So the question is, how super will “Super Tuesday” be, i.e., will we have nominees by then?

February 4, 2008, 11:49 PM

So that’s what I’m wondering. With more than half the states having primaries tomorrow, and with this race being as it is, we might end up with nominees tomorrow… or we might not. After all, it’s been a downright ugly race at times, as on the Democratic side, Hillary Clinton has accused Barack Obama of representing a slum-lord, and Barack Obama has pointed out that Hillary Clinton was on the board of directors of Wal-Mart. Then on the Republican side, it seems that if they’re not trying to amend the Constitution to match the word of “God”, then they’re trying to compare how each matches up to Ronald Reagan, the great Republican god.

Meanwhile, I’ve officially adopted a wait-and-see attitude. I’m not particularly enthused about any of the remaining candidates. I was really excited about Dennis Kucinich’s candidacy, as exemplified by the fact that I got on the iStump for him, but now Kucinich is out, and neither Hillary or Obama really sends me like Kucinich did. I’m probably going to just hold my nose and vote for someone, but at this point, I genuinely don’t know about this current crop.

And additionally, Maryland’s primary isn’t until next week, at which time someone may already have the nomination all locked up. Plus I’m a registered independent, so in Maryland, I believe that means I sit out the presidential primary and just vote in the general (though there are other races in Montgomery County to vote on in the primary, if not mistaken). So Maryland’s primary, as far as presidents go, might be a moot point.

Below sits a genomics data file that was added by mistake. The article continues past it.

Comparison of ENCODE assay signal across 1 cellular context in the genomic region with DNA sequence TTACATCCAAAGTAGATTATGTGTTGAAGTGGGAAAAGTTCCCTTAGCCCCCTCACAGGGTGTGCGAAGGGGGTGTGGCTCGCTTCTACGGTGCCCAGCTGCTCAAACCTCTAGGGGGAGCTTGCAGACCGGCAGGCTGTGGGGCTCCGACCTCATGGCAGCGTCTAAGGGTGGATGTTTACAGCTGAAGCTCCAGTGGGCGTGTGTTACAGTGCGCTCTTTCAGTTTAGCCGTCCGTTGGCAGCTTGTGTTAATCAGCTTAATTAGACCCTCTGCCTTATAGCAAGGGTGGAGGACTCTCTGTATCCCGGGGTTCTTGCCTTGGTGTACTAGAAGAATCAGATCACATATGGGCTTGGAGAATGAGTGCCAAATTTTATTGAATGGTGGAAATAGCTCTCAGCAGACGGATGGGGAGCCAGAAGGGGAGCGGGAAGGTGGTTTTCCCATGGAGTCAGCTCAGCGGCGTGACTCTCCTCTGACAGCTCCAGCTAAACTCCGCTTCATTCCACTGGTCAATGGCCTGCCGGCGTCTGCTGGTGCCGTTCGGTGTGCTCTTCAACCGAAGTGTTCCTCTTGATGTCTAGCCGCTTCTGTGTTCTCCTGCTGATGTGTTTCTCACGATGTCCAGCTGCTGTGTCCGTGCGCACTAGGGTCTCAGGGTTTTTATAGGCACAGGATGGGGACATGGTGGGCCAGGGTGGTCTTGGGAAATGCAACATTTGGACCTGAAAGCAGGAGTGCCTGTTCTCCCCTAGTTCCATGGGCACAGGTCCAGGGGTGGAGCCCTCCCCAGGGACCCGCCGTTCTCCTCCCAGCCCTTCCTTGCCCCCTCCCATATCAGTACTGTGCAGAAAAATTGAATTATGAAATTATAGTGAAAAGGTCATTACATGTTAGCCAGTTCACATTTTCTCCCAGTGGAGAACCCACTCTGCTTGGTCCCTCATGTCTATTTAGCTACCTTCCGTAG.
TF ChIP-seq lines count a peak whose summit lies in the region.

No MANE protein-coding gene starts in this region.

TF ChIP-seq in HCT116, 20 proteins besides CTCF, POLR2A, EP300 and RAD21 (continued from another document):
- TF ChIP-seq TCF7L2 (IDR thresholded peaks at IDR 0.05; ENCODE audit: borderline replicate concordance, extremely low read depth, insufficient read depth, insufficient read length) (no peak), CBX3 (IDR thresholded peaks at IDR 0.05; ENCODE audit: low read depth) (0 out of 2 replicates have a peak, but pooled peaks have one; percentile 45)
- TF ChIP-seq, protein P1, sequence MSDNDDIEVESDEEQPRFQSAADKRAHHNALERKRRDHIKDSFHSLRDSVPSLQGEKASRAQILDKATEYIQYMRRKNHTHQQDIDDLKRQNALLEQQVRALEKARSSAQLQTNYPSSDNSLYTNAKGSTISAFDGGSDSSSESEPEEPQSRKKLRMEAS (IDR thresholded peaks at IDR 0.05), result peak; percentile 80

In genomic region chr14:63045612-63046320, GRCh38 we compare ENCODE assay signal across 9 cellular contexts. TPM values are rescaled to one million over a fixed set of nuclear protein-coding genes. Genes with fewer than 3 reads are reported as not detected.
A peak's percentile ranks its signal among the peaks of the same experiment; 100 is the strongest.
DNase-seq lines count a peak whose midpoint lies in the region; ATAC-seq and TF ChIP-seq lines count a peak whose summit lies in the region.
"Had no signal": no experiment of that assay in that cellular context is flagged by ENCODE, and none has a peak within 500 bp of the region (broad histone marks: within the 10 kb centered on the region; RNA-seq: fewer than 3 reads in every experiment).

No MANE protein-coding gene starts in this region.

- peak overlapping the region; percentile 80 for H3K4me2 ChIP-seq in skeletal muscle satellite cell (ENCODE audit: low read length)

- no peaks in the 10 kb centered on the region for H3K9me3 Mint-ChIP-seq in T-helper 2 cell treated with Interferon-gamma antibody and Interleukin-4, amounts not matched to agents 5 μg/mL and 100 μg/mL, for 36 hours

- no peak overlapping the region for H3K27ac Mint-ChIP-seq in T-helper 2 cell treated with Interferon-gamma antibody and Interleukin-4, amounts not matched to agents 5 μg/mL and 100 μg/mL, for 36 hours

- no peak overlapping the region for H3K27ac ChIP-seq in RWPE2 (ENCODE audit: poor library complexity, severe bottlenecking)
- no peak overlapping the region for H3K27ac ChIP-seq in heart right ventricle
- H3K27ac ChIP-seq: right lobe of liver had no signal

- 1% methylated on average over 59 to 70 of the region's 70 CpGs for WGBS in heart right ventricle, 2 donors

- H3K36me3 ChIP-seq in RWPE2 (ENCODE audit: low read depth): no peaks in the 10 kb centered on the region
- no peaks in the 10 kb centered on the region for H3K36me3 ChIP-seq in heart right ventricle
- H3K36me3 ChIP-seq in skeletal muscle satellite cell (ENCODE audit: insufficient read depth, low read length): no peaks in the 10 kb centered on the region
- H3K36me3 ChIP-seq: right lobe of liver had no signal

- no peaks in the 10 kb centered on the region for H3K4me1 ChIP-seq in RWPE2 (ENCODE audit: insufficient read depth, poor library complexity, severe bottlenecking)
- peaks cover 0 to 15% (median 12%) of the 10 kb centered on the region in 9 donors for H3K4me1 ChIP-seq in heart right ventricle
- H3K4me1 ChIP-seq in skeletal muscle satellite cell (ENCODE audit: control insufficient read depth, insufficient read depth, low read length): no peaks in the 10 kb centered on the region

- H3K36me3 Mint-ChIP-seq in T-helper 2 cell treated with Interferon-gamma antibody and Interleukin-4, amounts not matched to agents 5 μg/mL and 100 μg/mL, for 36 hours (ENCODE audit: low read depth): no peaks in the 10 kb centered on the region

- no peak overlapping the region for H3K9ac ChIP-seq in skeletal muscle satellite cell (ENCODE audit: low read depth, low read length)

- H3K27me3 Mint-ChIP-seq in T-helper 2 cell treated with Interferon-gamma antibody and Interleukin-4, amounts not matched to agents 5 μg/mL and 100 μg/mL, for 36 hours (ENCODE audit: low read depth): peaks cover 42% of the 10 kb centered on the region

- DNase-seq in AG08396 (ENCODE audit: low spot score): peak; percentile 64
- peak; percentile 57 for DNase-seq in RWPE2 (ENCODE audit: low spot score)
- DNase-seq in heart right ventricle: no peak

So all in all, I’m excited. Half of me wants to see someone lock up a nomination so that we’re all done with it, but the other half of me wants to see the no-nominee thing last until the conventions, so that maybe the conventions will actually be something more than just a coronation. It will also possibly give the demonstrators outside more influence, if it’s not necessarily a done deal going in. I also cringe at the idea of having to deal with nine months of two candidates going after each other, since after all, in the whole presidential election cycle, you have about 1% substance, and 99% fluff. The 1% is good, but then the 99% fluff is hard to tolerate.

And please, Super Tuesday voters, pleeeeeeeeeeeeeease don’t let Mike Huckabee advance in the contest. Let’s put the brakes on him, mmkay? I didn’t think we could do any worse than George W. Bush, and then Huckabee came along, and I realized that yes, we haven’t hit rock bottom yet with George Bush, and if Mike Huckabee becomes our next president, we will…

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Categories: National politics